Common Sense Review
Updated June 2014

Mathalicious

Toughest palates can't resist appetizing look at real-world math
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Common Sense Rating 4
  • Clear display of related Common Core Math standards; use the search feature to filter by specific standard, keyword, or theme.
  • Multimedia slideshows integrate animation, video, audio, and print.
  • Sample lesson guide with lesson information.
  • Lesson guides include steps, solutions, notes, and follow-up questions.
  • Sample student worksheet with a graphing activity.
Pros
High-interest topics put math in context for kids; comes with truly useful teaching resources.
Cons
While many activities pique kids' interest by explaining everyday curiosities, there are a few missed opportunities to go further, using math to raise kids' awareness of important real-world problems.
Bottom Line
Easy-to-deliver lessons use real-world topics tweens like.
Michelle Kitt
Common Sense Reviewer
Common Sense Rating 4
Engagement Is the product stimulating, entertaining, and engrossing? Will kids want to return? 5

Kids don't interact with the site itself but rather learn math through scenarios designed around tween interests. Multimedia slideshows integrate popular media such as YouTube videos, movie clips, or book excerpts.

Pedagogy Is learning content seamlessly baked-in, and do kids build conceptual understanding? Is the product adaptable and empowering? Will skills transfer? 4

Lessons are fun, cool, and rooted in important math concepts. Within lessons, kids discover and use formulas, solve equations, and more. Scenarios model curiosity about math in ordinary things.

Support Does the product take into account learners of varying abilities, skill levels, and learning styles? Does it address both struggling and advanced students? 4

The site doesn't offer specific help to students. Instead, plenty of information in lesson guides enables the teacher to help in person. Lots of lessons have an American pop-culture flavor that may not resonate with all students.

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How Can Teachers Use It?

Mathalicious is a supplemental resource great for introduction to math topics. Look for ways to make it accessible rather than restricted (e.g., used only as a reward or extra credit). Teacher involvement is necessary, so it’s great for in-class work among partners, groups, or individuals rather than as homework. Straightforward lessons guide teachers step by step, but they’re not “plug and play.” Give lesson guides a thorough review, with attention to scripting, time requirements, and materials. Adjust the lesson for the teaching setting and ensure there’s a working Internet connection for slideshows, as they can’t be downloaded.

Choose activities to address Common Core standards; at least two are covered by each lesson. Involve kids in picking what problem to explore next. Challenge students to extrapolate one problem to develop another that must be solved the same way. Have kids generate original questions about mathematics and look for ways to tie in scientific investigation.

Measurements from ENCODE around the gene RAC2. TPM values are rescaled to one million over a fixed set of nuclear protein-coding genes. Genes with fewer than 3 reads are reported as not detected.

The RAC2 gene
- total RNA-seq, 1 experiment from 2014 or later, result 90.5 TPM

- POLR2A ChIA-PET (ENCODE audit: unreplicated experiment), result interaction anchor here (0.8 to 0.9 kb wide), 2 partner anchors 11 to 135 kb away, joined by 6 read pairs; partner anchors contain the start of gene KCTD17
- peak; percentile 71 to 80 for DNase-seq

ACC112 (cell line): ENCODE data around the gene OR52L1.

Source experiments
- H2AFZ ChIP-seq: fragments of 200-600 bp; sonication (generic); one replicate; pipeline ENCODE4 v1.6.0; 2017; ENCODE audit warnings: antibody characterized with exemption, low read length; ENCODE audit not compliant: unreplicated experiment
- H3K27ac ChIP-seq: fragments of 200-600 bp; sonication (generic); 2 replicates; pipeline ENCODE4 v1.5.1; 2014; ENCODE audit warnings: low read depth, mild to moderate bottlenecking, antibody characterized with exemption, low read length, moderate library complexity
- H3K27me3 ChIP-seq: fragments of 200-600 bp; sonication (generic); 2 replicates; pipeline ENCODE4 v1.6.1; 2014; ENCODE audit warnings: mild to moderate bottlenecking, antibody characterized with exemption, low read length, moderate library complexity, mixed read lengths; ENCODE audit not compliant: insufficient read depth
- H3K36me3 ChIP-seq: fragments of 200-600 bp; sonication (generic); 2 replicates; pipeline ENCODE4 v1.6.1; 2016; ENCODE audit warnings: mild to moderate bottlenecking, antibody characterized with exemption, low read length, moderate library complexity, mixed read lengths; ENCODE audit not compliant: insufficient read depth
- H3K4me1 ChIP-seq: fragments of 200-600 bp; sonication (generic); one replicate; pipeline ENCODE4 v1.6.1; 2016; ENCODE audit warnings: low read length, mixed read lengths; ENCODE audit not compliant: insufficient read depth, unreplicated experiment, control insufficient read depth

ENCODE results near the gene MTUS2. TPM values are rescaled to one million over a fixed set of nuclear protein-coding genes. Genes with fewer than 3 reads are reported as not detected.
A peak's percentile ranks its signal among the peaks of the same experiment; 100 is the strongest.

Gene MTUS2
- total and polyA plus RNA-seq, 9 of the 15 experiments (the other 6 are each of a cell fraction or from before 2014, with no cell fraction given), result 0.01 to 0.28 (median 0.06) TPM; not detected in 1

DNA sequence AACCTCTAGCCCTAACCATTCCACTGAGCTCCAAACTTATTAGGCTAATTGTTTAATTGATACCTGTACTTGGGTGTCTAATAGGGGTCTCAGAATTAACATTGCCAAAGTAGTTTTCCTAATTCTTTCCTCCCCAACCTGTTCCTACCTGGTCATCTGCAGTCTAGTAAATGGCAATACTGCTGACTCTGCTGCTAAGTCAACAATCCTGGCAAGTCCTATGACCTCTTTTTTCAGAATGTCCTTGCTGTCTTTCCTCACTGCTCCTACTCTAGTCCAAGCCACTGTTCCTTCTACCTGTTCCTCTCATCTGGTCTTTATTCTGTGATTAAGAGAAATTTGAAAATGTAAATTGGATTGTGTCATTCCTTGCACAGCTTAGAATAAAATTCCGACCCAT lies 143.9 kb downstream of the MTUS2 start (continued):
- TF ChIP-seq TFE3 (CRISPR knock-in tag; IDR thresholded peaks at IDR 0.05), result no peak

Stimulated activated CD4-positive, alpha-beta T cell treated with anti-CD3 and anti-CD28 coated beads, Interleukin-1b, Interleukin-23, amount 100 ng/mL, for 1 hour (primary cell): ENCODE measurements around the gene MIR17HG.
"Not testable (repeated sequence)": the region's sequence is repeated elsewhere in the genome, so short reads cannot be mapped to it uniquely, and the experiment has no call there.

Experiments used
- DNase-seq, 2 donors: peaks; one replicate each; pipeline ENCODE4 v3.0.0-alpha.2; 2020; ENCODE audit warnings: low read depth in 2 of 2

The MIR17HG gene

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What's It Like?

In an effort to improve middle school kids’ attitudes about the subject, Mathalicous teaches math via trendy, open-ended, real-world scenarios. Companion materials like student worksheets, a teaching guide, and a multimedia slideshow guide each lesson. People with significant math and education chops design the lessons and support teachers with goodies like flexible scripting, lots of visuals, support for potential challenges, and follow-up questions. Every lesson is tied to multiple Common Core standards, with specifics provided right up front. On the site, lessons are searchable by standard, theme, or keyword.

A handful of free lessons are available, as well as three membership options. There’s no difference among plans; Mathalicious uses a novel “pay what you can” strategy for teachers.

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Is It Good For Learning?

Mathalicious frequently mentions a statistic from a 2009 Raytheon Company survey: “61% of middle school students say they’d rather take out the garbage than do their math homework.” Within the context of high-interest topics, Mathalicous can entice even hardened math haters into having fun with numbers. Problems whet appetites with thoughtful questions about ordinary things -- subtle templates for kids to seek out and question mathematics themselves. There’s an obvious effort to be “cool," but lessons are comprehensive and take math seriously.

It’s the right time to reengage kids with the subject; middle schoolers’ self-concepts (e.g., “I hate/am bad at math”) are still fluid and up for challenge. And with Raytheon Company reporting that in 2012, only 44% of middle school kids prefer trash duty to math, maybe Mathalicious is onto something. Perhaps a data analysis exercise for their next scenario?

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